and not as a geometrician. A Geometrical controversy should 
be conducted before a tribunal of geometers ; else an ungeome- 
trical argument will pass without detection : and so in other 
sciences. 

§ 2. If some problems are ungeometrical and do not belong 
to the geometer, what ignorance is Geometrical, and when does 
it affect the pretensions of the geometer ? and, in general, what 
kind of ignorance affects our pretensions to any particular sci- 
ence ? Is that syllogism which is constructed of premisses 
contradictory to the true, the ^ Geometrical paralogism, ungeo- 
metrical ? or rather, the syllogism belonging to an extraneous 
science — ^for instance. Music ? The answer to this is, that un- 
geometrical, like unrhythmical, is equivocal ; implying either the 
absence or the badness of Geometrical character. To suppose 
that parallel lines can meet, is in the first sense Geometrical, in 
the other ungeometrical. Ignorance founded on principles un- 
geometrical in the latter sense is inconsistent with pretensions 
to Geometrical science. 

§ 3. In Mathematics, logical fallacies are not so practicable as 
elsewhere. Two terms, the minor and middle, ought to be dis- 
tributed ; the major may be undistributed. In Mathematics the 
fulfilment of these conditions is more obvious than in naked ar- 
gument, as the diagrams submit them to ocular perception. 
Is every circle a figure ? Is a poem a circle ? The diagram be- 
trays the equivocation. 

The subject of discussion must not itself be brought as 

' Tif ytufiirpy Ovk en \6yog kari i;\);j .... Xeivirai roivov rf/v rrpo- 

*pbs rhv dviKovTa rag dpx^S; «^^' Ku/ievtiv ^iKoao^iav iripl airSv rriv 

■iJToi trepas iinaTi]jii\g fi traaSiv Kot- (TKtif/iv nouXoBai.^—Met. ii. 1 . 
v^g, — Phys, Ausc. i. 3. diropiiatii ° i. e. the Pseudographema. — See 

Tig av TToiaC IvTiv imarriliriQ TO iia- Soph. Elench, 11. 
TTop^ffttt TTipi Trjg rS)V fiaBiijiariKi/iv 



PECULIARITIES OF SCIENCE. 69 

enstasis against an inductive proposition : for as a proposition 
must be general, or it would not be commensurate, so must an 
enstasis be.^ For every enstasis is a proposition ; ■ every enstasis 
may become a premiss in dialectical or demonstrative syllogism. 

An argument is illogical when the middle is the predicate of 
both terms it is intended to connect : as Ceeneus argues, that 
fire increases in a geometrical proportion, because both fire and 
this proportion augment with great rapidity. The conclusion 
would follow, if fire developed in the most rapidly augmenting 
proportion, and such proportion were geometrical. 

§ 4. Sometimes the premisses, though inconclusive in their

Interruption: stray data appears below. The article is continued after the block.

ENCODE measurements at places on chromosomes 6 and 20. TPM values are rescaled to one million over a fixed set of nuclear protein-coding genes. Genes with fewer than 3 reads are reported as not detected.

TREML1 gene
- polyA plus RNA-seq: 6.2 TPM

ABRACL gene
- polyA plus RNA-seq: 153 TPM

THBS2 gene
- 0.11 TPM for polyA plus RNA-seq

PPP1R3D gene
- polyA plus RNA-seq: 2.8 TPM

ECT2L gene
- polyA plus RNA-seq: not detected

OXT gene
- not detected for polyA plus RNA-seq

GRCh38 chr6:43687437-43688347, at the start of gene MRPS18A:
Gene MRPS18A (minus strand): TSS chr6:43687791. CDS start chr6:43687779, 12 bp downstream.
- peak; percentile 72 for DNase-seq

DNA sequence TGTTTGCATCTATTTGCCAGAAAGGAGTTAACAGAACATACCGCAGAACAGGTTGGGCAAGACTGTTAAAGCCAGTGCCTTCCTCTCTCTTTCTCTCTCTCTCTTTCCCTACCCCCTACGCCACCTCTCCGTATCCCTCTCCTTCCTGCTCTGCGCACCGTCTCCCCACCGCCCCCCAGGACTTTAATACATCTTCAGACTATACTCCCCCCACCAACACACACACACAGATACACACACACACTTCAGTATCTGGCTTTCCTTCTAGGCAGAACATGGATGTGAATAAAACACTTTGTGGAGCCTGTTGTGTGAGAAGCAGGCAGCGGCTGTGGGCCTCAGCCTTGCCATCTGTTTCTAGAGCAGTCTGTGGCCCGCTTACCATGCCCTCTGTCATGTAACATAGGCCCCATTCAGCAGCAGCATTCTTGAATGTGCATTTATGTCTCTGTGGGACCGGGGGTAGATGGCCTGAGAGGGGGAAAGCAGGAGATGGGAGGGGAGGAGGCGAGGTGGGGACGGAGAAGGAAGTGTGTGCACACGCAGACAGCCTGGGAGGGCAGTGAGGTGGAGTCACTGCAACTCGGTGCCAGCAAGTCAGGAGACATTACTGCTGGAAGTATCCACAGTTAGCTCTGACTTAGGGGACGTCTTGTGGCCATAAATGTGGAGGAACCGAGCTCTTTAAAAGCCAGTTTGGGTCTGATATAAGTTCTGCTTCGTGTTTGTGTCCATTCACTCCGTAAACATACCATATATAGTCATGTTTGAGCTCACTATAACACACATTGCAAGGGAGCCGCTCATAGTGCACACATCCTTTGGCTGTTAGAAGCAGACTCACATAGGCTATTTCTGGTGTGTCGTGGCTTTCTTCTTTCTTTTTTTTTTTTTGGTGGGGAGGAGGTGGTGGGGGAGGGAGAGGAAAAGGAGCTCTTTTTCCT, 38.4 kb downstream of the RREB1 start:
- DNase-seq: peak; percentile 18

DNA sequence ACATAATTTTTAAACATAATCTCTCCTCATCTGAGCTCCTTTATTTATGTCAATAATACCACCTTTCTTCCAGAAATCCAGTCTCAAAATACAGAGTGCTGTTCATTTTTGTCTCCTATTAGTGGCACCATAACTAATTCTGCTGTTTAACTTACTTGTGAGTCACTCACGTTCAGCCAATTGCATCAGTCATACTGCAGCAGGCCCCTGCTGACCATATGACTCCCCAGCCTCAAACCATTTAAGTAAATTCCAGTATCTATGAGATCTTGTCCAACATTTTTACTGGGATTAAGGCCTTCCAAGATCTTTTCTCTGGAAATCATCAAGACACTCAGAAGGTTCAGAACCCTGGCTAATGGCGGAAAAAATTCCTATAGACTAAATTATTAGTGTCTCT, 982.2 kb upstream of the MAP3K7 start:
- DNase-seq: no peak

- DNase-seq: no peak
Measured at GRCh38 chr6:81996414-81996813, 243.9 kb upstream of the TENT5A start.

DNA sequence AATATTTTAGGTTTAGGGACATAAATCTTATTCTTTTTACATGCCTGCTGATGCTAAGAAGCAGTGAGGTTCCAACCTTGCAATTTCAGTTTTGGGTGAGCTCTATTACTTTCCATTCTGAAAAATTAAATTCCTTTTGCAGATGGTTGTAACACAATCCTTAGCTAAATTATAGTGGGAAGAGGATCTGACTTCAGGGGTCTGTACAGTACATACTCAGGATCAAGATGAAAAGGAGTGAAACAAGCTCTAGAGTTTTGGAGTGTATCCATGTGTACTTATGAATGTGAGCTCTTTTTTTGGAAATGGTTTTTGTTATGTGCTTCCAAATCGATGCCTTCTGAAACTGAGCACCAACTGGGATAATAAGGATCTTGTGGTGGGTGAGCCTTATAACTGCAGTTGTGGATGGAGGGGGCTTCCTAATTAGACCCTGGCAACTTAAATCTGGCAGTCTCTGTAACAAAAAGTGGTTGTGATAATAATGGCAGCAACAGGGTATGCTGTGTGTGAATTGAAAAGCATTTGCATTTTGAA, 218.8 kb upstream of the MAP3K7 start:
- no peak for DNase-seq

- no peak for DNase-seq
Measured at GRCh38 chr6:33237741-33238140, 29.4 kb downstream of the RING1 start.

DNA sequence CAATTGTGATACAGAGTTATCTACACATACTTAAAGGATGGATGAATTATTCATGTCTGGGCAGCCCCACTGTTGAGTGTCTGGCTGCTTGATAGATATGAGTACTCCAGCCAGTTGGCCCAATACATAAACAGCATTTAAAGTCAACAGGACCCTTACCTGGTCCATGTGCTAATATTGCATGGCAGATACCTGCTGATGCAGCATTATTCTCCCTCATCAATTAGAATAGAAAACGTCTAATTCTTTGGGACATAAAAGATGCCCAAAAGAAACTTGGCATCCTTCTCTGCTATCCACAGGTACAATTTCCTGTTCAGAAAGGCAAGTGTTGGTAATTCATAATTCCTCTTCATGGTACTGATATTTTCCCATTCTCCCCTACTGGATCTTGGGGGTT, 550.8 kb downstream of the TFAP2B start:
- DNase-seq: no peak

original form, may be remodelled so as to furnish a legitimate 
conclusion. If true conclusions never resulted from false pre- 
misses, they would be reciprocally demonstrable, and it would 
be easy to analyze a theorem into its principles. This recipro- 
cation is more common in Science than in Dialectics, for the pre- 
misses of the former are never accidents, but definitions. 

§ 5. The demonstrative chain grows by apposition of terms, 
not by interposition. For instance : A is predicated of B, and 
B of C, and C of D, ad infinitum.'^ Or it takes two directions : 
if, for example, A is predicated of B and D, and these are re- 
spectively predicated of C and E : A representing number finite 
or infinite : B finite odd number : D finite even number : C a 
particular odd number : E a particular even number : we have 
two lines of predication. A, B, C, and A, D, E. 

' The drift of this is obscure : it ' Synthetical reasoning uses no 

may mean : in Geometry the subject premisses between whose extremes a 

of discussion itself is present, and middle can be interposed ; proof is 

exposes any equivocation : but in the interposition of middles between 

Dialectics it is not allowed to adduce the extremes of a problem, rip yAp 

the subject of discussion itself as an ivrbg ifi^dSXiaOai 'opov aXX' ov Tif 

objection against a proposition, but ■jrpoakafi.^avtaBai awoScUvvTai to 

we must find a similar case that falls airoSeiKvi/ievov, chap. xxii. av^irai 

under the same universal. See Top. is used for the deduction of a given 

viii. 2. d%uiiTiov Tag- ivardirug fiv conclusion, chap. xiv. 
iw' airov row irpoTCivofuvov ijikpuv. 



[60 ] 



CHAPTER XIII. 

FACT AND REASONED FACT. 

§ 1. Knowledge of a fact is distinct from knowledge of its 
reason; and if it belongs to the same science, presents two 
varieties. Either the premisses from which we conclude are not 
immediate, and cannot disclose the primary cause ; or, though 
immediate, they do not conclude from the cause, but from its 
reciprocating and more evident effect : for an effect is often more 
evident, and supplies a middle term for the demonstration of 
its reciprocating cause. 

§ 2. The proximity of the planets may be proved by the 
absence of scintilla tion.^ Let C represent the planets, B non- 



' The following examples are 
taken from Mr. Whewell's Philoso- 
phy of the Inductive Sciences. " It is 
inferred that the earth is a globe, 
because we find that as we travel 
to the north, the apparent pole of 
the heavenly motions, and the con- 
stellations which are near it, seem to 
mount higher, and as we proceed 
southwards they descend. Again, 
if we proceed from two difierent 
points considerably to the east and 
west of each other, and travel di-